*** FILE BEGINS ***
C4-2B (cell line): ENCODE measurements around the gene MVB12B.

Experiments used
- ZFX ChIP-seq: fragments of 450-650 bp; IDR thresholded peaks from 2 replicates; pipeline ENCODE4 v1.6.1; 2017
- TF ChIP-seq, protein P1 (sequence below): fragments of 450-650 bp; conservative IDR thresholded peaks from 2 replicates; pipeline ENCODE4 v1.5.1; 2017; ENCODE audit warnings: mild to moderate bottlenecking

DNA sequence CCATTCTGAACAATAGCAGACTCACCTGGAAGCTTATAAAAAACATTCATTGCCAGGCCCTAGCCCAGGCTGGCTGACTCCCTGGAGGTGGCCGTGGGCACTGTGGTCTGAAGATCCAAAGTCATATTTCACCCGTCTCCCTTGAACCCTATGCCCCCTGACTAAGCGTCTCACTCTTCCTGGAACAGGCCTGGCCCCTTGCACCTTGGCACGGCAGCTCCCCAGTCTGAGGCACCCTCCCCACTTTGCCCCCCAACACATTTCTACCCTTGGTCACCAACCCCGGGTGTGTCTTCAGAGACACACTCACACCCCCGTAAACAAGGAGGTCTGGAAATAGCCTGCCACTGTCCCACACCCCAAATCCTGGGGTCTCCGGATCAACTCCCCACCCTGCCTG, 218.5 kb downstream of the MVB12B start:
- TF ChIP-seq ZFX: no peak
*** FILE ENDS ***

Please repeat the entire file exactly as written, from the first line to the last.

C4-2B (cell line): ENCODE measurements around the gene MVB12B.

Experiments used
- ZFX ChIP-seq: fragments of 450-650 bp; IDR thresholded peaks from 2 replicates; pipeline ENCODE4 v1.6.1; 2017
- TF ChIP-seq, protein P1 (sequence below): fragments of 450-650 bp; conservative IDR thresholded peaks from 2 replicates; pipeline ENCODE4 v1.5.1; 2017; ENCODE audit warnings: mild to moderate bottlenecking

DNA sequence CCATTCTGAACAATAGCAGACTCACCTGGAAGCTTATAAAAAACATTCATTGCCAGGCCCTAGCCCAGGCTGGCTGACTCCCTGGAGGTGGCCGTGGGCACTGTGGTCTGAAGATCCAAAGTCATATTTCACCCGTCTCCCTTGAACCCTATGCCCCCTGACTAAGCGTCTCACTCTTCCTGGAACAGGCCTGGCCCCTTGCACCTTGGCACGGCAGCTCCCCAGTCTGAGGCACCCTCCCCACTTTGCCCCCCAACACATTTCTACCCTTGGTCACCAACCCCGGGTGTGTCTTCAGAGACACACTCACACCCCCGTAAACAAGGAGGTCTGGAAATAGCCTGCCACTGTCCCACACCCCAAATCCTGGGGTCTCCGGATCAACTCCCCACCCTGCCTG, 218.5 kb downstream of the MVB12B start:
- TF ChIP-seq ZFX: no peak